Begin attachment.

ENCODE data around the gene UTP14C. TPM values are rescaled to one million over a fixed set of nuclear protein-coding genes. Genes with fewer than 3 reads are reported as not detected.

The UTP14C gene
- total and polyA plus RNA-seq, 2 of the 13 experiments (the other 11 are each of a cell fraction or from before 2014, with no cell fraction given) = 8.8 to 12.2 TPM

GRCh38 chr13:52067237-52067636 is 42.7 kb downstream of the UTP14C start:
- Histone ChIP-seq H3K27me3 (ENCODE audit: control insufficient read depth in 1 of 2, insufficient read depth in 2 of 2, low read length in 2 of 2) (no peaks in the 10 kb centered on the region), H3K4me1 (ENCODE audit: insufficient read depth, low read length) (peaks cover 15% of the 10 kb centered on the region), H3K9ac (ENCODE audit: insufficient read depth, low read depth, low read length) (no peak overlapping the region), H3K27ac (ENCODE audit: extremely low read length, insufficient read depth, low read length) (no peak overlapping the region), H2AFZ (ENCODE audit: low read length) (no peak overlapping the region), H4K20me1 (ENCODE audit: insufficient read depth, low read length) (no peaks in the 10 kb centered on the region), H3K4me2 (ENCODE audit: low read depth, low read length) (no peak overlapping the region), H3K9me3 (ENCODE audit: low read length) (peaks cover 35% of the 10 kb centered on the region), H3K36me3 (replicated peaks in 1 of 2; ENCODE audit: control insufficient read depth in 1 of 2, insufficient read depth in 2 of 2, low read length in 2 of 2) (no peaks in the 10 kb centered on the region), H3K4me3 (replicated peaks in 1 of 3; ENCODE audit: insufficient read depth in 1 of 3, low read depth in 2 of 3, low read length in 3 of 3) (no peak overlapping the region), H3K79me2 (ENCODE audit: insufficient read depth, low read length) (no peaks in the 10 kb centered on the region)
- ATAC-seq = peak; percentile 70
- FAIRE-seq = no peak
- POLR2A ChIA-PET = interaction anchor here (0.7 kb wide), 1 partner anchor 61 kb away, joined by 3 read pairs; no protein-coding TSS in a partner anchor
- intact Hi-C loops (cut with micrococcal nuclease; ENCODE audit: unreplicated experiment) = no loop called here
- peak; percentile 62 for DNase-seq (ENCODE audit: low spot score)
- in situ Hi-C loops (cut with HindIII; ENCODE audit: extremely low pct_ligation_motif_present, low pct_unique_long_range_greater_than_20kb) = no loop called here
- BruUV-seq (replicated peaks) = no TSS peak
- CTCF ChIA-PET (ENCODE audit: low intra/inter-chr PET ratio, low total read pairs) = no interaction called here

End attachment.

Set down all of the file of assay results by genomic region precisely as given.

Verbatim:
ENCODE data around the gene UTP14C. TPM values are rescaled to one million over a fixed set of nuclear protein-coding genes. Genes with fewer than 3 reads are reported as not detected.

The UTP14C gene
- total and polyA plus RNA-seq, 2 of the 13 experiments (the other 11 are each of a cell fraction or from before 2014, with no cell fraction given) = 8.8 to 12.2 TPM

GRCh38 chr13:52067237-52067636 is 42.7 kb downstream of the UTP14C start:
- Histone ChIP-seq H3K27me3 (ENCODE audit: control insufficient read depth in 1 of 2, insufficient read depth in 2 of 2, low read length in 2 of 2) (no peaks in the 10 kb centered on the region), H3K4me1 (ENCODE audit: insufficient read depth, low read length) (peaks cover 15% of the 10 kb centered on the region), H3K9ac (ENCODE audit: insufficient read depth, low read depth, low read length) (no peak overlapping the region), H3K27ac (ENCODE audit: extremely low read length, insufficient read depth, low read length) (no peak overlapping the region), H2AFZ (ENCODE audit: low read length) (no peak overlapping the region), H4K20me1 (ENCODE audit: insufficient read depth, low read length) (no peaks in the 10 kb centered on the region), H3K4me2 (ENCODE audit: low read depth, low read length) (no peak overlapping the region), H3K9me3 (ENCODE audit: low read length) (peaks cover 35% of the 10 kb centered on the region), H3K36me3 (replicated peaks in 1 of 2; ENCODE audit: control insufficient read depth in 1 of 2, insufficient read depth in 2 of 2, low read length in 2 of 2) (no peaks in the 10 kb centered on the region), H3K4me3 (replicated peaks in 1 of 3; ENCODE audit: insufficient read depth in 1 of 3, low read depth in 2 of 3, low read length in 3 of 3) (no peak overlapping the region), H3K79me2 (ENCODE audit: insufficient read depth, low read length) (no peaks in the 10 kb centered on the region)
- ATAC-seq = peak; percentile 70
- FAIRE-seq = no peak
- POLR2A ChIA-PET = interaction anchor here (0.7 kb wide), 1 partner anchor 61 kb away, joined by 3 read pairs; no protein-coding TSS in a partner anchor
- intact Hi-C loops (cut with micrococcal nuclease; ENCODE audit: unreplicated experiment) = no loop called here
- peak; percentile 62 for DNase-seq (ENCODE audit: low spot score)
- in situ Hi-C loops (cut with HindIII; ENCODE audit: extremely low pct_ligation_motif_present, low pct_unique_long_range_greater_than_20kb) = no loop called here
- BruUV-seq (replicated peaks) = no TSS peak
- CTCF ChIA-PET (ENCODE audit: low intra/inter-chr PET ratio, low total read pairs) = no interaction called here